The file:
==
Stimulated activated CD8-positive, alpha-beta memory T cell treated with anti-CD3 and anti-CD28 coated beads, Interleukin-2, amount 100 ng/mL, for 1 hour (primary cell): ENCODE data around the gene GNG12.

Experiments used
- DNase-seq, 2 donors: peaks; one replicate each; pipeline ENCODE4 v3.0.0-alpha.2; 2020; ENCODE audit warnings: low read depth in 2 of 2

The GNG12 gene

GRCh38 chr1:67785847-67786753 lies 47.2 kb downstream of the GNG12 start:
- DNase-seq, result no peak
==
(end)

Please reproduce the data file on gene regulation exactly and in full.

Stimulated activated CD8-positive, alpha-beta memory T cell treated with anti-CD3 and anti-CD28 coated beads, Interleukin-2, amount 100 ng/mL, for 1 hour (primary cell): ENCODE data around the gene GNG12.

Experiments used
- DNase-seq, 2 donors: peaks; one replicate each; pipeline ENCODE4 v3.0.0-alpha.2; 2020; ENCODE audit warnings: low read depth in 2 of 2

The GNG12 gene

GRCh38 chr1:67785847-67786753 lies 47.2 kb downstream of the GNG12 start:
- DNase-seq, result no peak